Oroville School District has three new teachers

New Oroville teachers (L-R) Dan Vassar, Larry Gibson and Carol Cooke

New Oroville teachers (L-R) Dan Vassar, Larry Gibson and Carol Cooke

OROVILLE – Three new teacher joined the staff of Oroville School District with the beginning of the 2009-2010 school year last month.

Daniel Vasser is a third grade teacher at Oroville Elementary and comes to Oroville by way of Tonasket where he did his “practice teaching” in a fifth grade classroom.

He says the switch to third grade is a bit of a change, but a very enjoyable one.

“The kids are great,” he said.

Vassar said he left a great job in 2004 for one that would allow him to make a continual difference. He moved to Pullman for a couple of years to finish his education at Washington State University.

“My goal this year is to learn from my colleagues and my students. As a first year teacher, I have wonderful ideas,” he said. “I just need to learn how to present those to my students in the most meaningful way possible. Oroville has a great, great staff of teachers and support staff.”

He says his success this year will be because the staff cares about him and about one another’s success every day.

“I have a beautiful wife, Stephanie, and three sons, Boyd, 11; Quincy, eight and Reese, five. Thank you for welcoming my family to your community,” he said.

Carol Cooke, the district’s new music teacher, is from Ellensburg, Wash. and taught in the Ellensburg School District’s music department for five years. She was also an adjunct professor at Central Washington University and had a private music studio for five years.

Cooke is a graduate of Bowling Green State University in Bowling Green, Ohio where she got a B.M. She was then granted an assistantship to Emporia State University in Kansas to achieve her Master’s Degree in Music.

“I recently was given a grant to return to school to become a Washington State certified teacher and finished the teaching program in the spring of 2009,” said Cooke, who grew up near Youngstown, Ohio.

She says she is excited to be in Oroville and that everyone has been very welcoming and supportive of the school’s music program.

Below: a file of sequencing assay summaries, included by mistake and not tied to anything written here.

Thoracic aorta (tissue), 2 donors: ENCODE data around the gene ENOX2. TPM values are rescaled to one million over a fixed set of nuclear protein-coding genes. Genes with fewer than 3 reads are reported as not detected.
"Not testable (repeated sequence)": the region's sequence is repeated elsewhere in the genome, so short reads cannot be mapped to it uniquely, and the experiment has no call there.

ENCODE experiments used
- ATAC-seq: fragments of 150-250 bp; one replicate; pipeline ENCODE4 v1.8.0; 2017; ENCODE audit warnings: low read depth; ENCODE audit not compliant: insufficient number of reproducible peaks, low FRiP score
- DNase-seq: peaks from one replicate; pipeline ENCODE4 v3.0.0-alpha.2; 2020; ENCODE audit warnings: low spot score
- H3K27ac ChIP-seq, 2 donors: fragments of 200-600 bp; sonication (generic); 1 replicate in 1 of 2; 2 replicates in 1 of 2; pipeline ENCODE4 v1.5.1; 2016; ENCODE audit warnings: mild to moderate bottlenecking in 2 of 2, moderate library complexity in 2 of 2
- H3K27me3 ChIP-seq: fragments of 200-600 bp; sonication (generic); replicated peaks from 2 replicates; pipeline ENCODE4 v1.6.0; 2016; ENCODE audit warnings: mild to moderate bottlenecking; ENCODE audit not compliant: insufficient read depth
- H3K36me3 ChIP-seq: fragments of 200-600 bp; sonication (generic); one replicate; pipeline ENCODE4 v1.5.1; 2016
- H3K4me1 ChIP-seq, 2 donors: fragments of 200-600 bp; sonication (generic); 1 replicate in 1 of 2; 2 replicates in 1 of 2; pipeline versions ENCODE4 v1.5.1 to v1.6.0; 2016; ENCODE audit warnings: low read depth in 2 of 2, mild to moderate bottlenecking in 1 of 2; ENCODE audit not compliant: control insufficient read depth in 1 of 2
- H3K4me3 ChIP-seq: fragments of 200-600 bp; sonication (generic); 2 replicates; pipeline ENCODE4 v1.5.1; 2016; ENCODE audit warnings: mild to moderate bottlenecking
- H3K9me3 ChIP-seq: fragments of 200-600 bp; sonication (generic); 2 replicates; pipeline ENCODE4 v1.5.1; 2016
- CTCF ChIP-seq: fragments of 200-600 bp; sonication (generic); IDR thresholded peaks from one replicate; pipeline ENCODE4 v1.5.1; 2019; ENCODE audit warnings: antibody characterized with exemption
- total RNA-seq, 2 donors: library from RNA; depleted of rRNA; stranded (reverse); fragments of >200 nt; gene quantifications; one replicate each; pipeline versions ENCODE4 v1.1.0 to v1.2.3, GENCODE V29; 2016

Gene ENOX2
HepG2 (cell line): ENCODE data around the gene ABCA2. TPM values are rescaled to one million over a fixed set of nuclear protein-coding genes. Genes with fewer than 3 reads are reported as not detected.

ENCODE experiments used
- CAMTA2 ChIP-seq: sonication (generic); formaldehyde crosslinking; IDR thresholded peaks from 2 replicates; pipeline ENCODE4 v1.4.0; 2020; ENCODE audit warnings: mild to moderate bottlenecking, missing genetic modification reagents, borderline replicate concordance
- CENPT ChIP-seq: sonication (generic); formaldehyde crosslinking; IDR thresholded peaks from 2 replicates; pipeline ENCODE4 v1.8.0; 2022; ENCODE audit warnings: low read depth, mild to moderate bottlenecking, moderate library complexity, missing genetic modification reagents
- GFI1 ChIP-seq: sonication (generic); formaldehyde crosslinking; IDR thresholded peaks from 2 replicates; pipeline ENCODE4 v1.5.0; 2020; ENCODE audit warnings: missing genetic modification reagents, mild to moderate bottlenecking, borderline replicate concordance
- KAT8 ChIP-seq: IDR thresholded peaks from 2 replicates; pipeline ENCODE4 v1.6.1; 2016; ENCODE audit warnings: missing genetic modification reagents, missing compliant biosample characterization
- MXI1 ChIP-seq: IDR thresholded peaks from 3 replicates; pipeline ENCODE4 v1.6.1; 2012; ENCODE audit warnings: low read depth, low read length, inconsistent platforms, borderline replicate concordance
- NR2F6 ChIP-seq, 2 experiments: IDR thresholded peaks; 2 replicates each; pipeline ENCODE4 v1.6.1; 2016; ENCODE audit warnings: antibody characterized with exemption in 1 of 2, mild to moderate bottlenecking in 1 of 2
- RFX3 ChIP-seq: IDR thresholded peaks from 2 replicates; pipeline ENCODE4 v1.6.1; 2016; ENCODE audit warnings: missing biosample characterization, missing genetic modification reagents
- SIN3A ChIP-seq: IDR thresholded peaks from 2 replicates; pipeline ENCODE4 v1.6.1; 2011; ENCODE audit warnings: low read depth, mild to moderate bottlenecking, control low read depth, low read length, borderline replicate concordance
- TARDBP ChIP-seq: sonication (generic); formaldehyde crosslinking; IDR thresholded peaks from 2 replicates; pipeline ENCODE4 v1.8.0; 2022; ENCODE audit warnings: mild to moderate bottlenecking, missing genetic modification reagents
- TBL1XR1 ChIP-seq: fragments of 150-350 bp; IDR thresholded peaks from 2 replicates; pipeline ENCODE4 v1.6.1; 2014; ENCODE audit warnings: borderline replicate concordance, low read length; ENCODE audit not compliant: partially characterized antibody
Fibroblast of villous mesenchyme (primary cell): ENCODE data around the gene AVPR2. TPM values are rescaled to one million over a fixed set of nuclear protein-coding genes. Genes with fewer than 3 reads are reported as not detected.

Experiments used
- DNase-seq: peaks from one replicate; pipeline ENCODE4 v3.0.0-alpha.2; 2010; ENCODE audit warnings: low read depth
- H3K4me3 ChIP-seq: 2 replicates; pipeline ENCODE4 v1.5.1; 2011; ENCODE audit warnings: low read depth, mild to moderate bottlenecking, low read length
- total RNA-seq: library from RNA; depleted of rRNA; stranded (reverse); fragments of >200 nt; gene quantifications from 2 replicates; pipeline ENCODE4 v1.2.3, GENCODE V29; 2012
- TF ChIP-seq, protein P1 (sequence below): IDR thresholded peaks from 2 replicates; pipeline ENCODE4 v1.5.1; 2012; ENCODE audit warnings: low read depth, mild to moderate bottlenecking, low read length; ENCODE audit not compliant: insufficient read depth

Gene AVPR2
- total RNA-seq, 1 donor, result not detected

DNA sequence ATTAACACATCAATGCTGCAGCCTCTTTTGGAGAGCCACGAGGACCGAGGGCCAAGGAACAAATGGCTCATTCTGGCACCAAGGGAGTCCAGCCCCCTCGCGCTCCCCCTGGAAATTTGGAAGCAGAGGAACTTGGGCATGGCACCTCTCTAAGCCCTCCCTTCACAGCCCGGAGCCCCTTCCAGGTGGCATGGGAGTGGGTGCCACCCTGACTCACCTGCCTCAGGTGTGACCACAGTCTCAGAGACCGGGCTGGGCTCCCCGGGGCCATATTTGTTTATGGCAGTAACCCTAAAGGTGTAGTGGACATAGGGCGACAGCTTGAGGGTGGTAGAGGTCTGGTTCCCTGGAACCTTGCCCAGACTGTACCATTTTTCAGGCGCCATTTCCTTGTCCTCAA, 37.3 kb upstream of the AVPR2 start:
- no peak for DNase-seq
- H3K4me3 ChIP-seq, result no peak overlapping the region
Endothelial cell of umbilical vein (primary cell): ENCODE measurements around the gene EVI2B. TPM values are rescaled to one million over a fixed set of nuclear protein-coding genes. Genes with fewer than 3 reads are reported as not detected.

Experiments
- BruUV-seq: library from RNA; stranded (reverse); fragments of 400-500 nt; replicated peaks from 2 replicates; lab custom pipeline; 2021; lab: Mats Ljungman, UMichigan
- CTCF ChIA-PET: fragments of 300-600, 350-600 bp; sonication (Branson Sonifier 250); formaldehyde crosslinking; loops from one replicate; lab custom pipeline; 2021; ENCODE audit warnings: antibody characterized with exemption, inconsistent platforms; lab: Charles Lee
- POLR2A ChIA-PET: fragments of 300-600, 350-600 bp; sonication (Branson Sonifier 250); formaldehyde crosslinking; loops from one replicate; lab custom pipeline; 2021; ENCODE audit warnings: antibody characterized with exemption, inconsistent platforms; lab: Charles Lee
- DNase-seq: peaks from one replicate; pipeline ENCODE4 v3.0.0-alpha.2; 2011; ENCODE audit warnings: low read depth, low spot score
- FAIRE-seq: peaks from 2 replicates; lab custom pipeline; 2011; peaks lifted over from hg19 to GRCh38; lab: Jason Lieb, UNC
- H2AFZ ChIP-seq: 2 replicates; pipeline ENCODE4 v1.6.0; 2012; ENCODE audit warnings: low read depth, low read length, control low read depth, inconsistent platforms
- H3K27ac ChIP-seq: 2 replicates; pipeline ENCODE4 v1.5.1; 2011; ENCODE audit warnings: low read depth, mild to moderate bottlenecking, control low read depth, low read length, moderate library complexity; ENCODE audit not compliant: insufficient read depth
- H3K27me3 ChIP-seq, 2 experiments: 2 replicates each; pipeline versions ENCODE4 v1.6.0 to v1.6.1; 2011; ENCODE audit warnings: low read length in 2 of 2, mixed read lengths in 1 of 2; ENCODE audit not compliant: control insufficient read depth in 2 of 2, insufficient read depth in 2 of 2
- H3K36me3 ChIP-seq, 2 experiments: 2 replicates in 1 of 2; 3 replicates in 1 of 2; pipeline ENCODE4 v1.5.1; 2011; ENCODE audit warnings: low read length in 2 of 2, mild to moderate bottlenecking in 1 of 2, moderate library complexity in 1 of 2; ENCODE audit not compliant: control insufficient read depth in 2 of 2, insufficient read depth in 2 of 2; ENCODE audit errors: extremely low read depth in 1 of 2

“I’m delighted that I have this opportunity to teach music and influence students lives through music. I’m looking forward to upcoming community events and encourage any musicians in the community to join us when we perform,” she said.

Cooke adds that any used musical instruments in good working condition are always welcome for the music program.

“I have two beautiful daughters. My hobbies are horseback riding, water sports, skiing and hiking. I also love to volunteer,” said Cooke.

Larry Gibson is the new Special Education teacher at the elementary school and has led quite and interesting life. Gibson, who lives in Omak, is also an accomplished wrestling coach of 48 years and currently coaches a free-style group for kids living in the county. He has taught all over the state, but moved to Omak to be closer to his mother, who recently broke her hip, he said.

He grew up in Portland, Oregon and lost his leg when he was hit by a drunk driver when he was 11-years-old, but that didn’t stop him from pursuing athletics while he was in school.

“I have an artificial leg and I would use it when playing football, when I wrestled I’d just wrestle without it,” he said.

After graduating from George Fox University in Newberg, Oregon he took a job working for the state Department of Health and Social Services where he acted as a troubleshooter with responsibilities in nine and a half counties. While working for the state he also began volunteering as a wrestling coach and found he liked doing that and working with the kids.

That and a tragedy involving an airplane crash made up his mind that he wanted to become a teacher.

“I was on an airplane that crashed into the highest mountain in the state, Copper Mountain near Sherman Pass,” said Gibson. “I broke my leg and my back and all the other people on the four-seater Cessna 182 were injured. I was up to my waste in the snow.”

The group walked for two days, but it was “keep going or die,” according to Gibson.

“We walked down a mountain, then up a mountain and then down again until we got to Republic. When I got out I was thinking what I wanted to do with my life and life’s too short and I’ve been teaching and coaching ever since,” he said.

Gibson said he’s been teaching about 30 years and coaching for 48 years. For coaching wrestling he was made a member of the State Coaches Hall of Fame and he is a former recipient of the State Coach of the Year Award for Washington. This past summer he was inducted into the Wrestling Hall of Fame in Stillwater, Oklahoma.